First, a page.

We flew 14+ hours to reach Doha, Qatar in route to Singapore where we board our “Spice Islands” cruise which ends in India. Doha sits on the coast of the Persian Gulf and 60% of the country’s population live in Doha. Not surprisingly, the economy is based on oil and natural gas production. Qatar gained its independence in 1971 and is considered one of the world’s fastest developing countries. Geographically, Qatar is a peninsula out into the Persian Gulf off Saudi Arabia and Emirates. We are very close to Iran and Iraq. Unusual for this part of the world, the majority of Doha’s population are expatriates coming primarily from Pakistan, Sri Lanka, India, Indonesia, Nepal, Philippines and Bangladesh.
We flew in on Qatar Airways on a big plane where I was one of only 10 Anglos and the only blonde on the plane. Most of the passengers were Indian. While waiting to board the plane, a young man on the same flight asked me why I was going to Doha. Clearly I was not the typical passenger. When I told him that we were making a connection and going on to Singapore (and that I had been to that part of the world many times primarily to scuba dive), he seemed genuinely shocked.
The plane was clean and relatively new; the service was good. The movie selection is one of the best I have seen. We were in economy, but the passage through Business Class showed it to be very nice. Most surprising was that all of the signage was in English and Arabic. As they put up the route map, I noted that I have never seen the names of cities in Arkansas written in that lettering.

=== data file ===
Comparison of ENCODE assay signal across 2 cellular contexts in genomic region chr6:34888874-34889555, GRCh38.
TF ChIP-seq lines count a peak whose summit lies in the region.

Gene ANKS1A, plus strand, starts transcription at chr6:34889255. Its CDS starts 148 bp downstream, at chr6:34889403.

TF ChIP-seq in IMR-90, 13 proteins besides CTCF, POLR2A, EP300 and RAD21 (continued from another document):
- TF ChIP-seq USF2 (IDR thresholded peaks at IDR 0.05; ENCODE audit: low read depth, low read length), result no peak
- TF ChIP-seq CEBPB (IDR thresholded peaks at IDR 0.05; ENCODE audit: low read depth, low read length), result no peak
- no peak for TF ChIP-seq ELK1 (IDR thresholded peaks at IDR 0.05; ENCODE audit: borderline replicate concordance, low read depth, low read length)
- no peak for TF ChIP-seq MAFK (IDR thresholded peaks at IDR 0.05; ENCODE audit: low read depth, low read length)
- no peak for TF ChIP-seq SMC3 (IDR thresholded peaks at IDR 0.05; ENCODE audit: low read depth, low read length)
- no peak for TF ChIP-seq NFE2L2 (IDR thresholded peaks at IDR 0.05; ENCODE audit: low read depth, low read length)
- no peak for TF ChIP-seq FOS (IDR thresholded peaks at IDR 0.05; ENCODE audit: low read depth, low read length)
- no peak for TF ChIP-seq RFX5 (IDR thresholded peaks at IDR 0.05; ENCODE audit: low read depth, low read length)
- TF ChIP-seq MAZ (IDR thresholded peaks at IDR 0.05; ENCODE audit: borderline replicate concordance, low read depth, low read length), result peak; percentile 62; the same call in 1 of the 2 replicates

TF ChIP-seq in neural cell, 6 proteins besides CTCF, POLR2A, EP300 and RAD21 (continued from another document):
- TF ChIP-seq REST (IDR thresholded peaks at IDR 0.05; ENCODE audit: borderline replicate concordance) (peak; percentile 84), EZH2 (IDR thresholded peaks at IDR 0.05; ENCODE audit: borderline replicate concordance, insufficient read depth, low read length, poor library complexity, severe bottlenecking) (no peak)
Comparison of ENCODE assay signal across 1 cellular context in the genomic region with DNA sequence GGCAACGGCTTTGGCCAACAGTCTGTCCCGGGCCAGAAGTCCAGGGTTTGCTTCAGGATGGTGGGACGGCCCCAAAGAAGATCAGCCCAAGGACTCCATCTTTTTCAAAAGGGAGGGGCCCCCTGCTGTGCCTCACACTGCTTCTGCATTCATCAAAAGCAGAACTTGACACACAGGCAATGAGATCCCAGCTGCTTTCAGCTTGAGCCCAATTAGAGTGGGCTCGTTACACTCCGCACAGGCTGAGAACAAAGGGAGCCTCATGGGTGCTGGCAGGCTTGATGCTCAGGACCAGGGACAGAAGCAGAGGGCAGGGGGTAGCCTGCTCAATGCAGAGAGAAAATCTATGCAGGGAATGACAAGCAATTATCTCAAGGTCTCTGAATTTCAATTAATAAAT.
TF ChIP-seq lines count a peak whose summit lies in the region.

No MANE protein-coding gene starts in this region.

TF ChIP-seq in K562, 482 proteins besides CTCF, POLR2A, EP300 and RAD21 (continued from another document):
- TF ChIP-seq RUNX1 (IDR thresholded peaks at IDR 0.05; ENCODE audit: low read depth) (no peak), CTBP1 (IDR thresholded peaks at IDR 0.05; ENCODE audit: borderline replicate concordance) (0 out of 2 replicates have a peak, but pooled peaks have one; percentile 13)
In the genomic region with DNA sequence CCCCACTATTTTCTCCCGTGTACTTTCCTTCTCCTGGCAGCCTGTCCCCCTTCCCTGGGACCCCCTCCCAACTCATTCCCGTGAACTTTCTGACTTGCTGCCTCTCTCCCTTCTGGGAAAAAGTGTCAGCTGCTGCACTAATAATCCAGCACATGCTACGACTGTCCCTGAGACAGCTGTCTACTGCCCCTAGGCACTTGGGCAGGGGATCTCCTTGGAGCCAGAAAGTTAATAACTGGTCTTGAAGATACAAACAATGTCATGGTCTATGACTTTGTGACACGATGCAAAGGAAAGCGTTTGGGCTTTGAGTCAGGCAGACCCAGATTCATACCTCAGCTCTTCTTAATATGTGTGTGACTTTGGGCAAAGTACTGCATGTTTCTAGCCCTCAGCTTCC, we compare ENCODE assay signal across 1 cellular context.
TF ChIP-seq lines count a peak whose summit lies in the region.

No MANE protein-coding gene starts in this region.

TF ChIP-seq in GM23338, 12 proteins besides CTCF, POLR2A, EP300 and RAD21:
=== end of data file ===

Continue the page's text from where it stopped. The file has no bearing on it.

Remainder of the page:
The terminal in Doha is nice, but the attractions limited. In spite of the late hour, most everything is open and there are lots of people around. Ironically, there were more people in the airport at midnight (almost every waiting area is full) than when we arrived at 6:15. Our flight leaves at 2:25 am and it is one of many departing at that hour. Clearly this is a connection airport. There are lounges, but we have no status on Qatar. You can pay to enter a lounge for $40 per person.
We got something to eat at the minimal food court. I choose a burger at the A & W stand. First time I have been to an A & W that does not serve root beer. Apparently a cheeseburger is a small patty of meat on a big bun with cheese, pickles, and ketchup. Reminds me of a McDonald’s kid’s meal. I know I am alone on this, but I hate ketchup so I spent quite a bit of time dissecting and wiping my sandwich.
The airport travelers are in a mix of Western, Arabian, and traditional Muslim dress. We saw one group of travels all returning from a pilgrimage to Mecca in traditional dress with the women in a matching color (pink). We saw others in blue with something stamped on the cloth and wondered if different tour groups wore clothing to distinguish themselves as a group.
Technology abounds here. Everyone is on their cell phone.The airport internet service is free and relatively fast. Funny how the world can be so different and so much alike all at the same time. The duty free shopping is plentiful, but the most crowded kiosk was the one selling electronics. There must have been 8 salesmen there ready to assist customers, most of them busy. It was like walking into an apple store. Not to miss any shopping opportunity, there was one mobile salesman who walked around with a duty free cart selling cigarettes.
Our cruise takes us to Singapore, Malaysia, Sri Lanka, and India. After porting in Mumbai (Bombay), India, we will take a couple of extra days to see Delhi and Agra (Taj Mahal). Stay tuned for the spice route…